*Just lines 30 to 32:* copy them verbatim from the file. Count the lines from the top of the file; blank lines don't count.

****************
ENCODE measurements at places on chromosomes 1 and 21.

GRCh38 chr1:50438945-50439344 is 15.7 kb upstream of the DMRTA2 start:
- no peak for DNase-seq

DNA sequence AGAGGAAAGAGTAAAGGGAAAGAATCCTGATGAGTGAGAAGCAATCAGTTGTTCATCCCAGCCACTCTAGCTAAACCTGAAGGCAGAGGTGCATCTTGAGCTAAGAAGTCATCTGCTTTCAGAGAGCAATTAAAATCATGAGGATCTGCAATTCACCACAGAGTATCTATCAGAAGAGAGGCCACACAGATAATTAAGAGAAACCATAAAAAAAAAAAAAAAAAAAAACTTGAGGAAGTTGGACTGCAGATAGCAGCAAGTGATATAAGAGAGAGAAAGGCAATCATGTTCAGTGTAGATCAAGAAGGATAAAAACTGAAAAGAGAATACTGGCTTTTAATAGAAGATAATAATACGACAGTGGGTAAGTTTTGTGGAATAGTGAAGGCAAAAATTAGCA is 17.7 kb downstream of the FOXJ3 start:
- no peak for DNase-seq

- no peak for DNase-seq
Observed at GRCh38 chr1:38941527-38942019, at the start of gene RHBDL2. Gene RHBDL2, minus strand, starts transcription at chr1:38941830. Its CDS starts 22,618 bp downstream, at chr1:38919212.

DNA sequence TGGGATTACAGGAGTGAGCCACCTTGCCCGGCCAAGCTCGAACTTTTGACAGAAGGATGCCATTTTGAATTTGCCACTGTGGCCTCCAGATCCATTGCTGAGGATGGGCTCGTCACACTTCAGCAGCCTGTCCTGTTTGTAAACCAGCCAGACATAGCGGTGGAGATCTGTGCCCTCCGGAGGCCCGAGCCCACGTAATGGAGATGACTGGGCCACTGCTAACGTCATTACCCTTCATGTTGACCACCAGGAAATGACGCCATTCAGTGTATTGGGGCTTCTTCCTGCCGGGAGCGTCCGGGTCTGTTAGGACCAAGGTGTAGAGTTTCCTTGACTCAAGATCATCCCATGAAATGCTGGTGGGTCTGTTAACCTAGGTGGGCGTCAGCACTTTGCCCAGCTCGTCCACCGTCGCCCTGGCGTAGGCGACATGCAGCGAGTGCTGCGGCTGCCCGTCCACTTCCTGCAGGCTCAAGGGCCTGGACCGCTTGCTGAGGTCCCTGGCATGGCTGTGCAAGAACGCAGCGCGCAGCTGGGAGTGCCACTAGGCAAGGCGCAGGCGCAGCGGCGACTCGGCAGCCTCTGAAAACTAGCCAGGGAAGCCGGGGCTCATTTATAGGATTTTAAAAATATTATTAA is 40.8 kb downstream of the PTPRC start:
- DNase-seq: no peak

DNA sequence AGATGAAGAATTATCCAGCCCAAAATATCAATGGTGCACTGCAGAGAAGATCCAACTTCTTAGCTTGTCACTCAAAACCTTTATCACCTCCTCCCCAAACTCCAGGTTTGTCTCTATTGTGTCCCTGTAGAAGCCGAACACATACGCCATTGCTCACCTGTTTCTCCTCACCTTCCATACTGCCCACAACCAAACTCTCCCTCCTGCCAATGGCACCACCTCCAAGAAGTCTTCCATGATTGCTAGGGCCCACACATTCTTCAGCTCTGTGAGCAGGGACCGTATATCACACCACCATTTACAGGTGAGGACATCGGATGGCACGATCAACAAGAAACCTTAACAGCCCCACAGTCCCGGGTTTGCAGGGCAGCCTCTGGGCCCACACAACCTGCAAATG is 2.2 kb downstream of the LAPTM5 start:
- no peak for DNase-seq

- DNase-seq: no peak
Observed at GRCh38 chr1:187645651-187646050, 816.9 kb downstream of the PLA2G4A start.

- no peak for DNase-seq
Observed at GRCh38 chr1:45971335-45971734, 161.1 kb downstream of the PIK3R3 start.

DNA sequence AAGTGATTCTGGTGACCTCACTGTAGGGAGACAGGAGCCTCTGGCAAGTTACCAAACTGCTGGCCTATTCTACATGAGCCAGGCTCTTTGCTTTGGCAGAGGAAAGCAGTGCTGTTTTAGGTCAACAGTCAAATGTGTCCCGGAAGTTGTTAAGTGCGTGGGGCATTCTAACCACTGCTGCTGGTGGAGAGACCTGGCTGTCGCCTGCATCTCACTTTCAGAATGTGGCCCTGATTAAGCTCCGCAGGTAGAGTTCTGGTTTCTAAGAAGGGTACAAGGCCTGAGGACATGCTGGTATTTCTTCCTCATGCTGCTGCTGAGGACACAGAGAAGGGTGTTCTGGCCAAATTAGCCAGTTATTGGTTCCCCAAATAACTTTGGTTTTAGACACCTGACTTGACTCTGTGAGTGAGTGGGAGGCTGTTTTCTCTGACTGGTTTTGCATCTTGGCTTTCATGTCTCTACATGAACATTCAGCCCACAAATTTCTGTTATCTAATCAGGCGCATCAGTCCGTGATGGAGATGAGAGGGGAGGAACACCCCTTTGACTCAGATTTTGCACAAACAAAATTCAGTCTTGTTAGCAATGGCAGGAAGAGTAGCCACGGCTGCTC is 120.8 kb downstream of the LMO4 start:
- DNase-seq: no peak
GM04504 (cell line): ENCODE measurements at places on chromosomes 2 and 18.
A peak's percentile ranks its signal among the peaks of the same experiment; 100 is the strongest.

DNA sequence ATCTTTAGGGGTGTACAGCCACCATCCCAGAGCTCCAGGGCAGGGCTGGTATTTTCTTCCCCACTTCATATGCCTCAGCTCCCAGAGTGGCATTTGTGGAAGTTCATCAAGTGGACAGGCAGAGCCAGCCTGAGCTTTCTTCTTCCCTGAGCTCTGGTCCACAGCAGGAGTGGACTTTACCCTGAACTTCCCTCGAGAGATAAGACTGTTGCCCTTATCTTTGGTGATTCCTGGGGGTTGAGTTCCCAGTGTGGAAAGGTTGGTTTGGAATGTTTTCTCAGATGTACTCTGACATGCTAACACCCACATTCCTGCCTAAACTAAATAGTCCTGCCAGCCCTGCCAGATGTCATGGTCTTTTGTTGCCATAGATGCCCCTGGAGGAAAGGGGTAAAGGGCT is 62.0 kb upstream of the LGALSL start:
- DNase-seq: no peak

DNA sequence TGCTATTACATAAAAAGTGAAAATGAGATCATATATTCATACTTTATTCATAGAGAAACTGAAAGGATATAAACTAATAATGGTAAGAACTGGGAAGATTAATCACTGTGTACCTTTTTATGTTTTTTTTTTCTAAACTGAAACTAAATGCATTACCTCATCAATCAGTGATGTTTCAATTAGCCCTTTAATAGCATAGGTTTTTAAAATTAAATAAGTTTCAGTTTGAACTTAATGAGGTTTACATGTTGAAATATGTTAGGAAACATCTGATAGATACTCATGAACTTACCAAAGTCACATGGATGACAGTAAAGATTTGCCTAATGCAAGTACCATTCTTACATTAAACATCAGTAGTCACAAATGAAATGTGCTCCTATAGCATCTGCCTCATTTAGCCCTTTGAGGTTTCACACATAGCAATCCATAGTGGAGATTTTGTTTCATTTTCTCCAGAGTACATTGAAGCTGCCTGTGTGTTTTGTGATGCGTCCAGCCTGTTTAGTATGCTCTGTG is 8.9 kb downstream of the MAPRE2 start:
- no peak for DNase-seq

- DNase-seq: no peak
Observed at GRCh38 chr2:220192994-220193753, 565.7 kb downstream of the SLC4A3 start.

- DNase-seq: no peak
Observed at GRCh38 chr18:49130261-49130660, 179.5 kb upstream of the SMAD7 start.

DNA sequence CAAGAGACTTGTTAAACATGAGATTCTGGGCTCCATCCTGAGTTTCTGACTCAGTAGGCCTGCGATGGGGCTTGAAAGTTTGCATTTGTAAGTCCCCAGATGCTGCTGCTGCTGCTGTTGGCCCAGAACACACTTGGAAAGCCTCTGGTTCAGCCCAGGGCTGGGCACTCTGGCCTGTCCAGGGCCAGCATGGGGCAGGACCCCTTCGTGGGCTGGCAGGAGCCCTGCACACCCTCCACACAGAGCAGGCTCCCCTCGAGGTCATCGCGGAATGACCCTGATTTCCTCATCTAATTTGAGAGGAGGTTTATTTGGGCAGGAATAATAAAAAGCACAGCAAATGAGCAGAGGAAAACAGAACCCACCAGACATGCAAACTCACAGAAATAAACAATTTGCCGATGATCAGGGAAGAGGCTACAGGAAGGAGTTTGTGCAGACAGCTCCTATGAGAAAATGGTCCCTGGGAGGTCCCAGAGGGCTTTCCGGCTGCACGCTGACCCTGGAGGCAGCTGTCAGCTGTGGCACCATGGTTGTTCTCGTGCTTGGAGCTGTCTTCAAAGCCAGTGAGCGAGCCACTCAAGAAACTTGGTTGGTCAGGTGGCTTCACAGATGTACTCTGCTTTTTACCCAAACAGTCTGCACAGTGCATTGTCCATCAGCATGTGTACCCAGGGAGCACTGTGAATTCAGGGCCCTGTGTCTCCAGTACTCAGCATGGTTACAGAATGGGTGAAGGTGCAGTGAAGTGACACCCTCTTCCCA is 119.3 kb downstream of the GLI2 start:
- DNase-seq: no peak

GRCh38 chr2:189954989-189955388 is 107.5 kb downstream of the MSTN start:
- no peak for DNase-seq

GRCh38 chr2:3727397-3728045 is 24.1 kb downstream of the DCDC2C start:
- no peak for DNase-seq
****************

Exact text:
GRCh38 chr2:189954989-189955388 is 107.5 kb downstream of the MSTN start:
- no peak for DNase-seq

GRCh38 chr2:3727397-3728045 is 24.1 kb downstream of the DCDC2C start: